Whilst we fast we often make additional time available for God to speak to us in prayer and through scripture. One of the ancient models for contemplative bible reading is known as Lectio Divina. Here is a short introduction.
Lectio Divina has been likened to "Feasting on the Word." The four parts are first taking a bite (Lectio), then chewing on it (Meditatio). Next is the opportunity to savour the essence of it (Oratio). Finally, the Word is digested and made a part of the body (Contemplatio).
This first moment consists in reading the scriptural passage slowly, attentively several times. Many write down words in the scripture that stick out to them or grasp their attention during this moment.
The Christian, gravitating around the passage or one of its words, takes it and ruminates on it, thinking in God’s presence about the text. He or she benefits from the Holy Spirit’s ministry of illumination, i.e. the work of the Holy Spirit that imparts spiritual understanding of the sacred text. It is not a special revelation from God, but the inward working of the Holy Spirit, which enables the Christian to grasp the revelation contained in the Scripture.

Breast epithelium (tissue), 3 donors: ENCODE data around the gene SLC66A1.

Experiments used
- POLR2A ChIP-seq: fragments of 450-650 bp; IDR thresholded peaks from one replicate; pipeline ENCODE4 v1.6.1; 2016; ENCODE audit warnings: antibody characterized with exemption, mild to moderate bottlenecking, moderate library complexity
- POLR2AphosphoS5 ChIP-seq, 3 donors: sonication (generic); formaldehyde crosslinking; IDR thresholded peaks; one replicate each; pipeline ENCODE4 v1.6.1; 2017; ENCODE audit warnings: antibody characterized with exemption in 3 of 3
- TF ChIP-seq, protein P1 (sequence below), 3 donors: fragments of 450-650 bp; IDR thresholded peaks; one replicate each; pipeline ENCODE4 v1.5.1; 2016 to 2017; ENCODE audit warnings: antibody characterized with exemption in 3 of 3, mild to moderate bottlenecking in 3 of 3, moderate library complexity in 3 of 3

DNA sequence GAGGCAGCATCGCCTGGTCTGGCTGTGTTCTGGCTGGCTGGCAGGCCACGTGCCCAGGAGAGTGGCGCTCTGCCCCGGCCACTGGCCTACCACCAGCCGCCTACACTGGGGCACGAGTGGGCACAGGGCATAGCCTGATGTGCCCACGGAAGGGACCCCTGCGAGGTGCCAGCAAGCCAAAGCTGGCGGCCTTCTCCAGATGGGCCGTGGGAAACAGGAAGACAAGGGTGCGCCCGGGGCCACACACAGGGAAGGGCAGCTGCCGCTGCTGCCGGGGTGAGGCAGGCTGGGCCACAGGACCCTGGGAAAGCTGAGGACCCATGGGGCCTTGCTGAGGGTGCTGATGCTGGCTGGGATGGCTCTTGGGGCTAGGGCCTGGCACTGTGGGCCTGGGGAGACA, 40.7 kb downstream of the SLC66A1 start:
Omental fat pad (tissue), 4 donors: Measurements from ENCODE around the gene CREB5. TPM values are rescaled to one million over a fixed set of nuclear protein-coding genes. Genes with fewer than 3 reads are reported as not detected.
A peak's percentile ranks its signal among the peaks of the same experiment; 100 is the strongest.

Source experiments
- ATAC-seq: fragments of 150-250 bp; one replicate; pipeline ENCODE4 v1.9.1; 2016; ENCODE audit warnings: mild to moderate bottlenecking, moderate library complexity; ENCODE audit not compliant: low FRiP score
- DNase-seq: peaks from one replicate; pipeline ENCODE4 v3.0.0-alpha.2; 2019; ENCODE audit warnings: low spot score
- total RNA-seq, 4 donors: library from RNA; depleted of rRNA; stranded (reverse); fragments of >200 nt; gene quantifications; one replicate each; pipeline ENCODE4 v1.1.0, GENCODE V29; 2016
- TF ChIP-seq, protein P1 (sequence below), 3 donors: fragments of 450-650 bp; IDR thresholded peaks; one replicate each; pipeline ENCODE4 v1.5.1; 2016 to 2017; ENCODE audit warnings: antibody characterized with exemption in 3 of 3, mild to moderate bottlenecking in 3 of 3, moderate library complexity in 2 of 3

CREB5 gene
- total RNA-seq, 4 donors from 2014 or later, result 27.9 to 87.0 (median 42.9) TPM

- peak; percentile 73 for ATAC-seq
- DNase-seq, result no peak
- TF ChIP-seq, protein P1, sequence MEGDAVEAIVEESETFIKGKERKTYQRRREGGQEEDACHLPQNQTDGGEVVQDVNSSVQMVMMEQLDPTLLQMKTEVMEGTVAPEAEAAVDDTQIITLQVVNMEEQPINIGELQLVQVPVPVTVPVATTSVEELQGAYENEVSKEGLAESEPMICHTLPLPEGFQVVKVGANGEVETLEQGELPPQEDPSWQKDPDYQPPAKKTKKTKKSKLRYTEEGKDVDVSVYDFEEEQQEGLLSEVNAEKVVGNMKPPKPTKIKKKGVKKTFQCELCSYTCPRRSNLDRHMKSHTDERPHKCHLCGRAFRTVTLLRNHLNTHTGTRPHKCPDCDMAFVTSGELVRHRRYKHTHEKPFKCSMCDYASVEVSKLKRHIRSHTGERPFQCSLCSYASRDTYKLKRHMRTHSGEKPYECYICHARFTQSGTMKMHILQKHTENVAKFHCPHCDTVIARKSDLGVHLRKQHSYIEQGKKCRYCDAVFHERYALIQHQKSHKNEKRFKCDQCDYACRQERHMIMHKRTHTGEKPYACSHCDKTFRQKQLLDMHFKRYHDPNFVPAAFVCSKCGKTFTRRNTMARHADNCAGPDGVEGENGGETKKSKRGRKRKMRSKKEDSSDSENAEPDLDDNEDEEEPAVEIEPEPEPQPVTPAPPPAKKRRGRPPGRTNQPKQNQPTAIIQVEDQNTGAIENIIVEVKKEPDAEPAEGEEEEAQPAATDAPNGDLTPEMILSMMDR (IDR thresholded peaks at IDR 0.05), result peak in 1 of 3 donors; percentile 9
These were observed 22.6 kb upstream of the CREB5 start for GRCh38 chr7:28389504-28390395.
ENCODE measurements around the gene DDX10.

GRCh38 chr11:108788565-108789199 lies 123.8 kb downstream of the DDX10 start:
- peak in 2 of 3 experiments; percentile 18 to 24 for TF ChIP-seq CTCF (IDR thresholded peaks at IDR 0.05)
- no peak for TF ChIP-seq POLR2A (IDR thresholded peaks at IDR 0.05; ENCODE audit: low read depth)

This is a response to the passage by opening the heart to God. It is not an intellectual exercise, but an intuitive conversation or dialogue with God.
This moment is characterized by a simple, loving focus on God. In other words, it is a beautiful, wordless contemplation of God, a joyful rest in his presence.